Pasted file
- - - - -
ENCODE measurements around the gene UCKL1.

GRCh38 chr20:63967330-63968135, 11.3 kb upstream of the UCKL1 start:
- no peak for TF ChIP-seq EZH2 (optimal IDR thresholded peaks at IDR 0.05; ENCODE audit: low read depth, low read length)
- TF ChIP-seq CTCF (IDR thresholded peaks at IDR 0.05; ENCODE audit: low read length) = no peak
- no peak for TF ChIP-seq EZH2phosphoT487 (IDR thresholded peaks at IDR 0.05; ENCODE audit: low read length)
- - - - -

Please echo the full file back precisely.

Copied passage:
ENCODE measurements around the gene UCKL1.

GRCh38 chr20:63967330-63968135, 11.3 kb upstream of the UCKL1 start:
- no peak for TF ChIP-seq EZH2 (optimal IDR thresholded peaks at IDR 0.05; ENCODE audit: low read depth, low read length)
- TF ChIP-seq CTCF (IDR thresholded peaks at IDR 0.05; ENCODE audit: low read length) = no peak
- no peak for TF ChIP-seq EZH2phosphoT487 (IDR thresholded peaks at IDR 0.05; ENCODE audit: low read length)